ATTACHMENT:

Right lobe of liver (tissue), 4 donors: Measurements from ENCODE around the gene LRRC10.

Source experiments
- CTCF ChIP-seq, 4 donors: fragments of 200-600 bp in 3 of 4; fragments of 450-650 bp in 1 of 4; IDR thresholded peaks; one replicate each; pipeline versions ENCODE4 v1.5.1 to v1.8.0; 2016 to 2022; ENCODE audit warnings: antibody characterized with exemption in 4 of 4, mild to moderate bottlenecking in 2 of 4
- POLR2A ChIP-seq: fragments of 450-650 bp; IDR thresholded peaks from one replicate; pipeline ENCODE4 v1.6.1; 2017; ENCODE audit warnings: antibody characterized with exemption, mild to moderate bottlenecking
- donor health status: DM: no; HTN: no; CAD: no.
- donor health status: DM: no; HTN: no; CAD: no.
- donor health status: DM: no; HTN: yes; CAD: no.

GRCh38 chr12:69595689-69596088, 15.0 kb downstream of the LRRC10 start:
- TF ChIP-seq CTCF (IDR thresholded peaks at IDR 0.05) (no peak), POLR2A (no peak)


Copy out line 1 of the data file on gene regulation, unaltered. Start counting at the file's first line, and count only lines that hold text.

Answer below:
Right lobe of liver (tissue), 4 donors: Measurements from ENCODE around the gene LRRC10.